The Shpilman International Prize for Excellence in Photography at the Israel Museum, Jerusalem
In 2010 the Israel Museum, Jerusalem (IMJ) proudly announced the creation of the Shpilman International Prize for Excellence in Photography.
This new prize was created by the Shpilman family and the Shpilman Institute for Photography together with the Israel Museum, in recognition of photography as a leading contemporary cultural medium, and with the joint objective of cultivating original work in the field of photography.
The prize, in the amount of $ 45,000, is awarded once every two years based on the review and decision of an international jury comprised of five acclaimed professionals.
One of the most generous prizes in the field of art photography worldwide, the Shpilman Prize aims to support contemporary photographic projects relating to questions of the current human condition and the world of art within it.
Eligible candidates are artists working with photography, or photographers working in or around the art-world, whose most recent or in-progress work relates to the given theme. This year, we invite submission of projects relevant to the broad theme "Localities". Candidates are invited to submit their application after being nominated by art professionals appointed by the IMJ.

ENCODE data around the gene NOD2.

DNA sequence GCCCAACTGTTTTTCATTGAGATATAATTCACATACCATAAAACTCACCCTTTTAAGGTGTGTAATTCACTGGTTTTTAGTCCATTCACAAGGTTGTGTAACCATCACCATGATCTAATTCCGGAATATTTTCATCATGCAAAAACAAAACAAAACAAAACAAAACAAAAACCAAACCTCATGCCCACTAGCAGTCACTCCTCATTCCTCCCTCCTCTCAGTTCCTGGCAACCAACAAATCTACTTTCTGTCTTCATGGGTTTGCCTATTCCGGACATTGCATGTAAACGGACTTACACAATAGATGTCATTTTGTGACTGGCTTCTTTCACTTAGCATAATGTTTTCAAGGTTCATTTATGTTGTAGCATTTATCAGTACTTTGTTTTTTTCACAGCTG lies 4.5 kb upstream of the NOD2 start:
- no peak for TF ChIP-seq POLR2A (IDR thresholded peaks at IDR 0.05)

Localities today are dispersed, re-appropriated or ephemeral. The concept of locality turns central when a specific place is tied to certain people and a condition of belonging occurs, but then is challenged by adjacent identities, and therefore the plural 'localities' is unavoidable. Under globalized economic and communication systems, the possibility for a stable identification with 'locus' requires imaginative interpretations, hence its important role in the various contexts of contemporary art. The use of cameras, in particular, may link civil and artistic expressions to frames of spatial identification, beyond the boundaries of the nation-state, the conventions of hometown or homeland, or even the geographies of continents. Photographic art-practices may capture what makes a locality, may intervene in between localities or wander between them, as if the lens is never place-bound. The term 'localities' invites both documentary and fictional interpretations, either in congruence with the artist's point of departure or only with his or her point of view. Moreover, it invites artists who wish to correspond with the changing status of artists' particular origin in the politics of contemporary photography.